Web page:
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25 January 2010

*Making Your Gym C&P Friendly

Most people haven't the luxury of training in a real gym, due to the steady decline of mankind and the concomitant death of hardcore gyms. In spite of this fact, there are a couple of things you can do to up the ante in your gym, and make it a bit more useful.

  • Bring in rubber matting. While this might seem somewhat odd, and perhaps outside the realm of what your gym might allow, it's worth asking. You might be pleasantly surprised by their response- Sportsplex in Birmingham agreed to let me bring in rubber matting and leave it there for doing olympic lifts and deadlifting, and Top Gym in Vienna encouraged me to bring it in. You can buy it used from restaurants, or occasionally get old shit for free, and a couple of layers of it will pad the floor enough that you won't have to worry about a "controlled decent" for heavy lifts.
  • Buy fat gripz. They'll confer the ability to do fat bar lifting without having a fat bar.
  • Conversely, you can create a fat bat by buying a cheap bar and then hooking pvc piping around the bar. The ends of most bars unscrew, so you can just slide the pipe on. Check out this site for tips on how to modify a barbell or dumbbell.
  • Talk to your gym owner about allowing you to use unused space (like a large storage closet) as a "scream room" for powerlifting. You'll likely have to supply your own equipment, but with the number of gyms going out of business these days, craigslist is a gold mine for equipment.
It might suck to lift in a big box gyms, but you can employ any of the above techniques to make the place, at the very least, tolerable.

10 comments :

  1. Word. Horsestall mats are the same type of rubber flooring they use in most gyms. I picked up 2 4x6ft 3/4in thick sheets for 90 bucks at a local horse feed store.

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  2. I got the Fat Gripz a few weeks ago, and so far I've been pretty happy with them. They have a nice "feel" to them, in terms of having a bit of give. I've found that on some barbells/dumbbells they are a bit loose, though.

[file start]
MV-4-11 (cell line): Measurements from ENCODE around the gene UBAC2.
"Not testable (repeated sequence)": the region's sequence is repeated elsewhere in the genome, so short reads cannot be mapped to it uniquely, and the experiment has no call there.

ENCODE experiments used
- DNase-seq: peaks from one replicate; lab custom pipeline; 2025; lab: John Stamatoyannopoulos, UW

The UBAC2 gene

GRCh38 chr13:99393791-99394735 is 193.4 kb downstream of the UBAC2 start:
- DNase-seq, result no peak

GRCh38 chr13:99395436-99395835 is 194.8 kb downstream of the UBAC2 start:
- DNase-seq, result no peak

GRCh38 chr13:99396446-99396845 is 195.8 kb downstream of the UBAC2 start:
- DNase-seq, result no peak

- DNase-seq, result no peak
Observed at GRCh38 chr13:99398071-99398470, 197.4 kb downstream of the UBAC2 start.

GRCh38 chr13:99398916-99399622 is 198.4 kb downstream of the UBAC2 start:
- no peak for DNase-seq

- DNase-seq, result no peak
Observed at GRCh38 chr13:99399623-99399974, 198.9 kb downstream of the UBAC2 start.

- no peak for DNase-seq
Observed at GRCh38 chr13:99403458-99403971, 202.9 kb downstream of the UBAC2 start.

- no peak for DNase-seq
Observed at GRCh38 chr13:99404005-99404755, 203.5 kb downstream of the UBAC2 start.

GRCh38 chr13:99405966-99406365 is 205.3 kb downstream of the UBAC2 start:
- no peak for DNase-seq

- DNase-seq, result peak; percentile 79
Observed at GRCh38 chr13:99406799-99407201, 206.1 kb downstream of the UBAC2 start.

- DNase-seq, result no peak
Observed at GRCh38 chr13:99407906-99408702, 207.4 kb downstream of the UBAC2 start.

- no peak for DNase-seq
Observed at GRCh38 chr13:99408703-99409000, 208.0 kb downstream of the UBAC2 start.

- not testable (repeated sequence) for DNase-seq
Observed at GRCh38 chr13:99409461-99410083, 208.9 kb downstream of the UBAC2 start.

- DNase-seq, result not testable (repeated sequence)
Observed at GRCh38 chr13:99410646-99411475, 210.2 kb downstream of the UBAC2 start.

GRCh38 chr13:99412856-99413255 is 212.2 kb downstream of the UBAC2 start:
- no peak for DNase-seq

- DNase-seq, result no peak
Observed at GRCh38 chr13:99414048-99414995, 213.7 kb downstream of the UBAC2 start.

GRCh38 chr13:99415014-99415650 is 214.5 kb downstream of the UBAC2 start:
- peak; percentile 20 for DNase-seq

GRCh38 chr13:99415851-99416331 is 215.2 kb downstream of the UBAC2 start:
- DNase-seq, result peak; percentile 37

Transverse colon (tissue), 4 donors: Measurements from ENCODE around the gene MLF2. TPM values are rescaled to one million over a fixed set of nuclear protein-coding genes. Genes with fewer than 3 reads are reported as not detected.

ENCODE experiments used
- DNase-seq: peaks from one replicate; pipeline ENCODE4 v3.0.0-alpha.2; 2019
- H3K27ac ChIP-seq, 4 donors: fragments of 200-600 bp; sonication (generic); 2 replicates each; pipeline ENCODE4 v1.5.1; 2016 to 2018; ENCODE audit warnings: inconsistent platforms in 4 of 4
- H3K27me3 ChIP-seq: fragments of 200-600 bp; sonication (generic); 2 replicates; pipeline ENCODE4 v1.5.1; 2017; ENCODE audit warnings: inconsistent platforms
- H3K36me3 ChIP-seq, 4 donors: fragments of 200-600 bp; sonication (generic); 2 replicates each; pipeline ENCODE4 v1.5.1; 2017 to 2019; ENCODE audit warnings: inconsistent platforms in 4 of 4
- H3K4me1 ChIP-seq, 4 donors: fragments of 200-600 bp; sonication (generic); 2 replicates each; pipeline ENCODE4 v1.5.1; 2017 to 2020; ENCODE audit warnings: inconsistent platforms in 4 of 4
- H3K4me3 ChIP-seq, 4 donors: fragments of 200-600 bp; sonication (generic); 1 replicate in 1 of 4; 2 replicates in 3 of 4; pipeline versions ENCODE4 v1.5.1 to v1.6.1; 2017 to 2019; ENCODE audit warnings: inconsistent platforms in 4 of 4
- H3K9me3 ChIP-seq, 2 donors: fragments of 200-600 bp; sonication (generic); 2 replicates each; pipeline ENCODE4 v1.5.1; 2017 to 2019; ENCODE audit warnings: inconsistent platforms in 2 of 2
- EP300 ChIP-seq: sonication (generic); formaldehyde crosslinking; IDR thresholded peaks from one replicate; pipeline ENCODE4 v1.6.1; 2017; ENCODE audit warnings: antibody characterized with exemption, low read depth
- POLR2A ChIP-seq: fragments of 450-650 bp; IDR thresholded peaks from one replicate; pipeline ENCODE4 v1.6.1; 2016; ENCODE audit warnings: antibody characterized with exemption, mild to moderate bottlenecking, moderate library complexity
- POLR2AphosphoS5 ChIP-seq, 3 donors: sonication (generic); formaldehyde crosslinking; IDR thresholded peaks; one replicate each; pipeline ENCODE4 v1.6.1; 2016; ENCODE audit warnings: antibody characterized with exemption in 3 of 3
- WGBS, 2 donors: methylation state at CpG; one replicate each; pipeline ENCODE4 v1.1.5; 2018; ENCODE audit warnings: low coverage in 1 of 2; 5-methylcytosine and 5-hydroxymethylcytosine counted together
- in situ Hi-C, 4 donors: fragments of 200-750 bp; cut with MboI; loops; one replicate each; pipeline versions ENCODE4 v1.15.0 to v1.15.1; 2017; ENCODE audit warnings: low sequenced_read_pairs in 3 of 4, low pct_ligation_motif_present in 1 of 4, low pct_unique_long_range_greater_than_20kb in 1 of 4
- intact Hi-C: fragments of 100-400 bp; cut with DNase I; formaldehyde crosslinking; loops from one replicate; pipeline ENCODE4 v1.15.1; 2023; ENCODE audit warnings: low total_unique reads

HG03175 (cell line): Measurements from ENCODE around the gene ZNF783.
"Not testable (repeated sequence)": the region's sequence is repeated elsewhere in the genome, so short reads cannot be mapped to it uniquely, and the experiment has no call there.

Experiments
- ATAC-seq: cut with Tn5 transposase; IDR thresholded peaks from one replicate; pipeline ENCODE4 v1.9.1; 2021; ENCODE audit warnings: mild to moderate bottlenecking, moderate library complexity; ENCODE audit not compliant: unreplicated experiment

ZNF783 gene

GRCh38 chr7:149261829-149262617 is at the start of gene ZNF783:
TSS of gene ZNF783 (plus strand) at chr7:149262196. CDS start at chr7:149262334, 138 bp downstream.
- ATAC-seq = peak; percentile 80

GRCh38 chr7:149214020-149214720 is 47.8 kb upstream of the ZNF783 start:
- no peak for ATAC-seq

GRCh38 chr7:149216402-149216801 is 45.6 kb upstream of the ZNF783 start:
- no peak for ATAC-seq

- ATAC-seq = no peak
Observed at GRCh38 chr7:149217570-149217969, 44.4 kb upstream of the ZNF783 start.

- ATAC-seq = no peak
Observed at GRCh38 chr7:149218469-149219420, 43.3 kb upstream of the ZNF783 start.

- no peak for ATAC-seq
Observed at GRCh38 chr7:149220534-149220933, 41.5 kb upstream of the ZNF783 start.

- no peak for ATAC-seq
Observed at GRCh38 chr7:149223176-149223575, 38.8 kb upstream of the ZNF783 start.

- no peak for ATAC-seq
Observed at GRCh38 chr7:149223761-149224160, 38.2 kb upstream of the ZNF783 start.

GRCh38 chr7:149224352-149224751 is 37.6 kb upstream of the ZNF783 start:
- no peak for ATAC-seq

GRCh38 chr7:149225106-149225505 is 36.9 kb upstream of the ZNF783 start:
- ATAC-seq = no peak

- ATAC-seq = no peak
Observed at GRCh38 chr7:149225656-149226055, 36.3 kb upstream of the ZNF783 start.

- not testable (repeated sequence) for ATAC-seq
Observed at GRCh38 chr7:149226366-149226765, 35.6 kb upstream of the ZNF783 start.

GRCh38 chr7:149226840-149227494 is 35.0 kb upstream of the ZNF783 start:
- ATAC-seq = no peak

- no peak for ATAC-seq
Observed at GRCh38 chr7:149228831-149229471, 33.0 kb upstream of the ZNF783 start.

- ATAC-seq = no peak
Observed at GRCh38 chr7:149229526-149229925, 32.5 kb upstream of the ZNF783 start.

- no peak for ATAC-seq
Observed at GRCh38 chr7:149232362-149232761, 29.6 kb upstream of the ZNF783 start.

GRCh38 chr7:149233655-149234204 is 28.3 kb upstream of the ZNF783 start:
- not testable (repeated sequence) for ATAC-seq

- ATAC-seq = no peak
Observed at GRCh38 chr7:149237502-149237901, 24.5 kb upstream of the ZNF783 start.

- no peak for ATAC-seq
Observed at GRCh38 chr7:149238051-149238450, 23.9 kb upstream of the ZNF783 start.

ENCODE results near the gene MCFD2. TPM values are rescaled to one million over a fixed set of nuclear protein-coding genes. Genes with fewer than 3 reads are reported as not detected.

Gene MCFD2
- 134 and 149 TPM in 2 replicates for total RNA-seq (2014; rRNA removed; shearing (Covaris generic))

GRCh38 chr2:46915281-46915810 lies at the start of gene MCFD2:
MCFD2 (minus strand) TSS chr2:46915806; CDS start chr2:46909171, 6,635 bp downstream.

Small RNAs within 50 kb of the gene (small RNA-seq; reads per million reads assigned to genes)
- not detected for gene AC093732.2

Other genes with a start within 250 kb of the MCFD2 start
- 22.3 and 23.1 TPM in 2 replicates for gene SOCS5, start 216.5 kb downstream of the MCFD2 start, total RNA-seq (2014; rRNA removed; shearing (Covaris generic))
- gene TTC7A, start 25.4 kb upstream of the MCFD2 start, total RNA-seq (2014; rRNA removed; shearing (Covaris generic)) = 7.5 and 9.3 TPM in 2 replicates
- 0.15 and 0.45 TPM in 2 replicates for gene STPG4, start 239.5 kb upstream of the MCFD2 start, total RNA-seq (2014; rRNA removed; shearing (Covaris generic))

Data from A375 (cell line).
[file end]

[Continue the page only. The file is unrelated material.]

J.Ja

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  3. Nice. Good to see you fuckers are on the ball!

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  4. Those fatgripz are in fact so inexpensive (at least when I bought them...what 40 bucks including shipping?) that it's actually easier and cheaper to use them than to jury-rig a bar as described. Really great product.

    Oh, and if you don't want to bring in rubber mats to your gym, those hang up mats that tubby uses to lay on when doing her obscene leg lift exercises work pretty well too, at least for deadlift dampening, so as not to disturb the chakras of the yoga class downstairs. Why they chose to put the weights on the top floor, I'll never know.

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  5. Every gym I've been to (not many) already has rubber mats on the ground, but I admit, I am not in love with tossing the weight on the ground anyways. When I did DLs before CnP, I'd go down slow and milk the negative part of the lift for a great burn, now I do a "controlled, rapid descent" just because I'm going heavy and it would kill me to put it down slowly. I might look at the rubber mats for when I do snatches though, I really don't want to drop a barbell 7 feet onto the floor, and right now, controlling it on the way down is not so wonderful. It's OK with dumbbells, but not the barbell. :)

    J.Ja

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  6. Yeah, I prefer to save my energy for completing the next attempt- fuck that slow burn negative bullshit.

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  7. slow burn negatives on dl's? why bother?

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  8. When I was doing sets of 8 - 12 reps, it made sense... it was the only way I felt like a good workout. For me, there are two deadlift weights: weight I can lift all day, and weight I can hit for singles to triples. In that situation, yeah, slow negatives make a sick sense, if you don't mind having muscle spasms in your lower back for a day or two.

    One of the problems with a commercial gym (which is where I was going for a while), is that you might be the only person there doing deadlift, squats, military press, etc., so you don't have anyone to bounce ideas off of an learn from.

    J.Ja

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  9. A good way to mimic thick handled training in the gym is to do one-handed T-bar rows in the corner. You just grip the two-inch thick sleeve at one end of the bar with one hand while the other hand is stuck in the corner.
    Do it with two bars in the power rack at about mid-thigh and it's a good way to practice the car deadlift.

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  10. I don't know, J.Ja, I sort of like death sets. I can't do them for the time being, but I like them.

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